Arizona Gov. Jan Brewer was surprised on Valentine’s Day with roses and balloons from dreamers who want her to open her heart and let deferred action recipients get driver’s licenses.
“We want her to change her heart and let us drive,” said Abril Gallardo, a 22-year-old Dreamer and member of Living United for Change in Arizona (LUCHA), the group that organized the event.
Gallardo was among the nearly 50 dreamers and activists who crowded Brewer’s office on Thursday to deliver the gifts along with more than 1,000 Valentine’s Day cards. Each card had a message for Brewer. One of the cards was written by a 7-year-old girl who wrote, “Let my big sister drive! I am a 2nd grader!”
The group also requested a meeting with Brewer. This is the third time members of LUCHA have requested a meeting with the governor since she issued an executive order on Aug. 15 barring deferred action recipients from getting driver’s licenses. So far, they haven’t been successful in scheduling a meeting with her.
“We’ve been trying to meet with her to get a real answer from her on why she is denying us driver’s licenses,” Gallardo told VOXXI.
Jan Brewer won’t change her mind
Brewer argues that deferred action recipients are not eligible for driver’s licenses because the federal program doesn’t grant them a lawful status. She says that under Arizona law, only individuals who have a lawful status are able to get driver’s licenses in the state.
But according to the Arizona Department of Transportation, Arizona law requires residents to submit proof that their presence in the United States is “authorized under federal law” to be eligible for a driver’s license.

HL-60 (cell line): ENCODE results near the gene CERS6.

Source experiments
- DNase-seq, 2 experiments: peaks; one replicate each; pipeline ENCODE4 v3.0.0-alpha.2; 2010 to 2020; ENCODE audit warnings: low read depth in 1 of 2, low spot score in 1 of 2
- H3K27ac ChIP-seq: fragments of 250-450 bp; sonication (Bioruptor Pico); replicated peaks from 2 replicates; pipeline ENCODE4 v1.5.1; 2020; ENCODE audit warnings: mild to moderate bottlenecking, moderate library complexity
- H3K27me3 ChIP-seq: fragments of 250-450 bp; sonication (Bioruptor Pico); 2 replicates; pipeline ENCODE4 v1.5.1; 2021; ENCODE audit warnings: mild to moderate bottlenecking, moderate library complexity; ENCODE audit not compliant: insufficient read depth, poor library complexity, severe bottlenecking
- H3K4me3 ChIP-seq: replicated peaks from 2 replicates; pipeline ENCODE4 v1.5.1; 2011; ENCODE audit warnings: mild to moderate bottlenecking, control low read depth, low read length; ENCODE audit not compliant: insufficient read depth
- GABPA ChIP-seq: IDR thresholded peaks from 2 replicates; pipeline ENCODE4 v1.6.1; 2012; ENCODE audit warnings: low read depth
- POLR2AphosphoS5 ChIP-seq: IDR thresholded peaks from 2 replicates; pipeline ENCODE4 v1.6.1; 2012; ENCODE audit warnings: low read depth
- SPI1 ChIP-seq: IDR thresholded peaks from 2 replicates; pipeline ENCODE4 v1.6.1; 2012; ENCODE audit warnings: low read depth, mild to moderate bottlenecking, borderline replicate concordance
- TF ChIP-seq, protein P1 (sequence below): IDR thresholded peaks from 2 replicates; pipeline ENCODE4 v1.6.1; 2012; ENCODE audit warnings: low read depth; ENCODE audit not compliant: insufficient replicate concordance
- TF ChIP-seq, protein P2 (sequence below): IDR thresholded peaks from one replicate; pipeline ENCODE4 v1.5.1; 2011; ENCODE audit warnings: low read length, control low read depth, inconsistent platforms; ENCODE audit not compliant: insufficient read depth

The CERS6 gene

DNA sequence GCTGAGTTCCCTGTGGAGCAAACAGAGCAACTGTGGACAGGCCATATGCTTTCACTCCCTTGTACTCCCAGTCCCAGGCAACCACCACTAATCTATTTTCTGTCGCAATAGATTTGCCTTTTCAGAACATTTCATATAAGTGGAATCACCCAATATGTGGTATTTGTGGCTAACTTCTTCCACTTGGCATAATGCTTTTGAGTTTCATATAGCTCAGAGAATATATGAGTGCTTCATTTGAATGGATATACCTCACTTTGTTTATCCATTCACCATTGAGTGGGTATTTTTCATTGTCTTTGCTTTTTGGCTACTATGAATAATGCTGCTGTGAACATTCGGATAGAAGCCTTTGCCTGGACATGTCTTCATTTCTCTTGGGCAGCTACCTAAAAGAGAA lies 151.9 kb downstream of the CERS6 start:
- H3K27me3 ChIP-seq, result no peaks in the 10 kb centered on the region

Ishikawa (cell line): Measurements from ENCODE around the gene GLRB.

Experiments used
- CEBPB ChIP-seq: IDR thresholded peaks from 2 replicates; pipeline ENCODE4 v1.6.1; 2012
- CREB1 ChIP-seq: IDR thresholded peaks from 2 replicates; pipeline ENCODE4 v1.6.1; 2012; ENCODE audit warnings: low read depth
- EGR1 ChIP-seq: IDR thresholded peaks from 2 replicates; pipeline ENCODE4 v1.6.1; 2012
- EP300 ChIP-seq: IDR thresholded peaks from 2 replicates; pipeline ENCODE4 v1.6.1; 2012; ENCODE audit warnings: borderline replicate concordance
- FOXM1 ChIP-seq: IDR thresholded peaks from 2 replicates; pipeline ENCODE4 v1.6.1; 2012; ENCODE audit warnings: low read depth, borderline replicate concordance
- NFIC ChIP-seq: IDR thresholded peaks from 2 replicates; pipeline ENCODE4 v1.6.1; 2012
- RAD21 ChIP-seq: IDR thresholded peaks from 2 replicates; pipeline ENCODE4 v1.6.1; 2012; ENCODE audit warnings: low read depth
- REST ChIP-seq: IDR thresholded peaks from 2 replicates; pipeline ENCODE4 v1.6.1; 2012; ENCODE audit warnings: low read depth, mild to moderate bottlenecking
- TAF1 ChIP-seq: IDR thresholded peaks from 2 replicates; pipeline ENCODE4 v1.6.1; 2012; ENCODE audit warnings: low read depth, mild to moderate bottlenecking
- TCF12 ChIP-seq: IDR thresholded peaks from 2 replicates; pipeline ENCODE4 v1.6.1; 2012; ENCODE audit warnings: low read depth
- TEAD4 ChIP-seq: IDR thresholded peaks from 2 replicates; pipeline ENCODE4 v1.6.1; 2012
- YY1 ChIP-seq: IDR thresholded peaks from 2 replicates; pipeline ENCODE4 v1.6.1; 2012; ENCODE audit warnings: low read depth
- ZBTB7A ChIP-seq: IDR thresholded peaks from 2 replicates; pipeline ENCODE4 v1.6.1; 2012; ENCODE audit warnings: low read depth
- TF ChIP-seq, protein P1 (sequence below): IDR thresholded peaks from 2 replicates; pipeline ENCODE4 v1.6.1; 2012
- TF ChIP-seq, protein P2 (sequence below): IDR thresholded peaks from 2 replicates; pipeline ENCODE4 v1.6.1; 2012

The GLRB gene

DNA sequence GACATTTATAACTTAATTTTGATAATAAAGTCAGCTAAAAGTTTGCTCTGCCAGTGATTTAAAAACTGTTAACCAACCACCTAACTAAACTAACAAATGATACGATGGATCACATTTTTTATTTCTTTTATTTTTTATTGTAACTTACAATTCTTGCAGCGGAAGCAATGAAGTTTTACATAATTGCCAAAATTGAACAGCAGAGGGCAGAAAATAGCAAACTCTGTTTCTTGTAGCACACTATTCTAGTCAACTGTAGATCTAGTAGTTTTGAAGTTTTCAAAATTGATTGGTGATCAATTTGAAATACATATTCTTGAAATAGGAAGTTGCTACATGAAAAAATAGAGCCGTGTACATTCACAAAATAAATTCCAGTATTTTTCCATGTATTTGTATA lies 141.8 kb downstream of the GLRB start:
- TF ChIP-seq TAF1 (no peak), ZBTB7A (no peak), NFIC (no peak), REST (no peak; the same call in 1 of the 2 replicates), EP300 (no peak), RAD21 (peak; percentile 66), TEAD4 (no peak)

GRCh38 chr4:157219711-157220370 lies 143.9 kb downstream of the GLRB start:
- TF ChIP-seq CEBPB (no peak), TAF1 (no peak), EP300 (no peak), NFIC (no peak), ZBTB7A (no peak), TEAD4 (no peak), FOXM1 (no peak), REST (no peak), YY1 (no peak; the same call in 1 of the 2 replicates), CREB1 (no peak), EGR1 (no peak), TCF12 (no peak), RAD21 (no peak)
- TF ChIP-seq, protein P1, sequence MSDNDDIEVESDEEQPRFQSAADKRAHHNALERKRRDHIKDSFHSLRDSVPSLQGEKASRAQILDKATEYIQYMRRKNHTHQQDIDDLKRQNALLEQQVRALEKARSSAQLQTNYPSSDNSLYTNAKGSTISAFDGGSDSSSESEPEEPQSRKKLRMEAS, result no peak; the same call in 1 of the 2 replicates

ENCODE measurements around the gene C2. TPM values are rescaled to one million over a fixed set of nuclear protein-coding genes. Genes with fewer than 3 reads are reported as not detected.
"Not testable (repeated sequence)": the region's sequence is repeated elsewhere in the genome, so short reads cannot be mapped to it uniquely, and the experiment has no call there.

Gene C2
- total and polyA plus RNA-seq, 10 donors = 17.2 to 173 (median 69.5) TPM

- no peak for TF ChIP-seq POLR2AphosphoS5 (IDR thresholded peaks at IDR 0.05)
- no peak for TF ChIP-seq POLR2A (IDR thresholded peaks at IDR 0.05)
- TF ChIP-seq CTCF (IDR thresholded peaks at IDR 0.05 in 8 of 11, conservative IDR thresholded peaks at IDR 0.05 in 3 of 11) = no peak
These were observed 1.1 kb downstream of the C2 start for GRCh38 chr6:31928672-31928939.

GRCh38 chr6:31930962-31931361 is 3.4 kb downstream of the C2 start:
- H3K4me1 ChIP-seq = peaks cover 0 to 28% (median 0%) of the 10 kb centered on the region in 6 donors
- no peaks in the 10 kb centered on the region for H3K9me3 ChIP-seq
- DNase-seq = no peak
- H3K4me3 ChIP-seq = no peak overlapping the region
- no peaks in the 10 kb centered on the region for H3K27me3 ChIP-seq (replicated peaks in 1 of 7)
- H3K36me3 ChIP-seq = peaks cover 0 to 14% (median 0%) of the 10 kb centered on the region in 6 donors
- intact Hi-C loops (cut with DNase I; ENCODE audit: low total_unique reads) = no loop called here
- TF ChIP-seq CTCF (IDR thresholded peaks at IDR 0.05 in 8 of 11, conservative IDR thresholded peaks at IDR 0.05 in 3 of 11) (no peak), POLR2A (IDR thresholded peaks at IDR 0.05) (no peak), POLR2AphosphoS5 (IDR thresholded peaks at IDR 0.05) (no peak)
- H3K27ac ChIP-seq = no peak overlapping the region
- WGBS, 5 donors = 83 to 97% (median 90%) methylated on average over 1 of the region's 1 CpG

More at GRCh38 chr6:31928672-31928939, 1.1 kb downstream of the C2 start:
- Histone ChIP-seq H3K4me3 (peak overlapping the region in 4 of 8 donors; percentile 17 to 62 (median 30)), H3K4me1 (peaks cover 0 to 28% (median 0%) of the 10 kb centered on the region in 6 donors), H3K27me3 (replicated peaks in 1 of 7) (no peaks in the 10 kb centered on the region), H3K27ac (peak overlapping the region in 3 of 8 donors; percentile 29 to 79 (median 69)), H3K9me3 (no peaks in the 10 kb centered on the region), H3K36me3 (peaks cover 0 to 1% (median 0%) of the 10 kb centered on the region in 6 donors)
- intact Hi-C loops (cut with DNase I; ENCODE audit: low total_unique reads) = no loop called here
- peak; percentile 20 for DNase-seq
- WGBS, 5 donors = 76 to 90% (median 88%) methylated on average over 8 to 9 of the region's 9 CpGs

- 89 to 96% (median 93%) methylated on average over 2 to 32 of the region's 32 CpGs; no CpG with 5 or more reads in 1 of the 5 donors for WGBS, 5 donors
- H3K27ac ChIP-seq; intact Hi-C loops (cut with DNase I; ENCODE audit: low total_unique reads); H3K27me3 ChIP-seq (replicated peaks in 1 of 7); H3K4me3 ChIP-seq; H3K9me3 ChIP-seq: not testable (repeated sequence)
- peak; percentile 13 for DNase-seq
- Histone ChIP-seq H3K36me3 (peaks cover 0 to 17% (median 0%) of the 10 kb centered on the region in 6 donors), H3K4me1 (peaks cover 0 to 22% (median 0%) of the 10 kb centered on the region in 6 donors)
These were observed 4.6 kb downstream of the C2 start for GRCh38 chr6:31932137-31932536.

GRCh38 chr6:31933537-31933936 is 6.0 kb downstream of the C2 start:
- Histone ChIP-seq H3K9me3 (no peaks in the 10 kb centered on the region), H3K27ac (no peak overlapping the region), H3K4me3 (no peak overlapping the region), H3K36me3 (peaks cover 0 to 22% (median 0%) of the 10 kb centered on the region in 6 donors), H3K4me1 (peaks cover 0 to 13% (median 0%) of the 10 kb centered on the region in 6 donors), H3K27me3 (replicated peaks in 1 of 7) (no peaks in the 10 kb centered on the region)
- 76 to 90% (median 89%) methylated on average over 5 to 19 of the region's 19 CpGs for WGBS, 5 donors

The federal government clarified about a month ago that undocumented youth who have received deferred action are “authorized by the Department of Homeland Security (DHS) to be present in the United States” and are “considered by DHS to be lawfully present during the period deferred action is in effect.”
Still, Brewer announced this week that she is standing by her order to not allow deferred action recipients to get driver’s licenses, making Arizona one of the few states left that still deny this state benefit to deferred action recipients.
Attorney: Deferred action recipients qualify for licenses
Jose Penalosa, an immigration attorney, said in a statement that Gov. Jan Brewer and her attorneys “know very little about immigration law.” He said deferred action recipients do qualify for driver’s licenses because they are authorized by the federal government to be in the country.
Penalosa is confident that the plaintiffs in the Arizona Dream Act Coalition v. Brewer federal court case, which challenges Brewer’s executive order, will win.
He added that having Brewer issue the executive order on the same day that the federal government began accepting requests for deferred action “really convinces me that her heart is hardened.”
“If her heart is so touched by the Dreamers, you, Governor Brewer, should give the Dreamers a great Valentine’s Day gift and allow them to have licenses,” he said.